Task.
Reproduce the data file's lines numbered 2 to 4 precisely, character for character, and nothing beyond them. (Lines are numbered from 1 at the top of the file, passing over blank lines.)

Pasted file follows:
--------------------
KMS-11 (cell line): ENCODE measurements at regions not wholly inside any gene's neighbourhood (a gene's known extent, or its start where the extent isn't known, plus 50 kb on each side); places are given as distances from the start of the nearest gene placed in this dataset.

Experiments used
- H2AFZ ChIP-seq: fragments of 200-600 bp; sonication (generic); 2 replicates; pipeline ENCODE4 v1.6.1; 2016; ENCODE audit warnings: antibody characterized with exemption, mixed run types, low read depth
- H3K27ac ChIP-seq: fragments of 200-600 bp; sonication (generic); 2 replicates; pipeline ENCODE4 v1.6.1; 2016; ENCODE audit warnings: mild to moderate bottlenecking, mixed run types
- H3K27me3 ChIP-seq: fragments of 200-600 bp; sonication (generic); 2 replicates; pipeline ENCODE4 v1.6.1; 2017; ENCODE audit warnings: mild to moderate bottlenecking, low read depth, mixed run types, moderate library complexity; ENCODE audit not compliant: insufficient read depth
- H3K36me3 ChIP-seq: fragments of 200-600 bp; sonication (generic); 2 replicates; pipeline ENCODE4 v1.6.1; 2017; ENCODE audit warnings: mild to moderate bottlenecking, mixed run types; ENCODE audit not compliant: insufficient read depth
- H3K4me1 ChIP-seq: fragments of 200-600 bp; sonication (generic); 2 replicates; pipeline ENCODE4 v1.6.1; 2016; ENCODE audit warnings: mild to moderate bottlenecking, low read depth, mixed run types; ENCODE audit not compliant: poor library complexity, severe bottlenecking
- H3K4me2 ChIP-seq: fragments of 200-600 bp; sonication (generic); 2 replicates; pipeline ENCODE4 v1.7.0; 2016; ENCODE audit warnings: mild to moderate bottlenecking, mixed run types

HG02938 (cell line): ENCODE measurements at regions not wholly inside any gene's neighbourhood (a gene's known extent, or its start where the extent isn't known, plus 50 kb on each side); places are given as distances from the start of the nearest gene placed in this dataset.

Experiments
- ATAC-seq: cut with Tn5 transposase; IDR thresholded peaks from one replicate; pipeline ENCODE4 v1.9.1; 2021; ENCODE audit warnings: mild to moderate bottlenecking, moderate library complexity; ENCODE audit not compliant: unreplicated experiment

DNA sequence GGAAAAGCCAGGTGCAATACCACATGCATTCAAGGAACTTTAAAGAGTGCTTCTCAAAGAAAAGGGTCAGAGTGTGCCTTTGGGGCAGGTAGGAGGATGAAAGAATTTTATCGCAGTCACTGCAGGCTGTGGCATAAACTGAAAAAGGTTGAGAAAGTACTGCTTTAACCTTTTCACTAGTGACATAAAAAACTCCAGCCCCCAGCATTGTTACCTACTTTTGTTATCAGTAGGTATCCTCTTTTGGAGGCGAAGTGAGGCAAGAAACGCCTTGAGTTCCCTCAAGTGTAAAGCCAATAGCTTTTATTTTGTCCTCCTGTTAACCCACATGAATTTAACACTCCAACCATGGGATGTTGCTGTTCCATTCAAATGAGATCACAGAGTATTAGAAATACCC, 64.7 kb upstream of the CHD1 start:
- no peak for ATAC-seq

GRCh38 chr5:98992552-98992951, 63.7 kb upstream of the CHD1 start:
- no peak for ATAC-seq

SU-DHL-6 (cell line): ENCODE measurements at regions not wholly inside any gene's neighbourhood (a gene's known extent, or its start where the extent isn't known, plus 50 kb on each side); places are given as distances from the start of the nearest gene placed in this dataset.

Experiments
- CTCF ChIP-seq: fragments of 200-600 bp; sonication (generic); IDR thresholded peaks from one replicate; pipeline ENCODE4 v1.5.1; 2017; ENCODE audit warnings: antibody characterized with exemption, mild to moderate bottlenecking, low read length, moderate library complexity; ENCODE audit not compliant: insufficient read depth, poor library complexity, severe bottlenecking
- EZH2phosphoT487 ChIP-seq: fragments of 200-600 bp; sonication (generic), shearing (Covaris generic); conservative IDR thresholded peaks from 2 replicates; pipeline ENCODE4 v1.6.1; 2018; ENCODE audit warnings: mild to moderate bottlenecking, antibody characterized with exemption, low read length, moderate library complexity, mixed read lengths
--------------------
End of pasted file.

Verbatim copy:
Experiments used
- H2AFZ ChIP-seq: fragments of 200-600 bp; sonication (generic); 2 replicates; pipeline ENCODE4 v1.6.1; 2016; ENCODE audit warnings: antibody characterized with exemption, mixed run types, low read depth
- H3K27ac ChIP-seq: fragments of 200-600 bp; sonication (generic); 2 replicates; pipeline ENCODE4 v1.6.1; 2016; ENCODE audit warnings: mild to moderate bottlenecking, mixed run types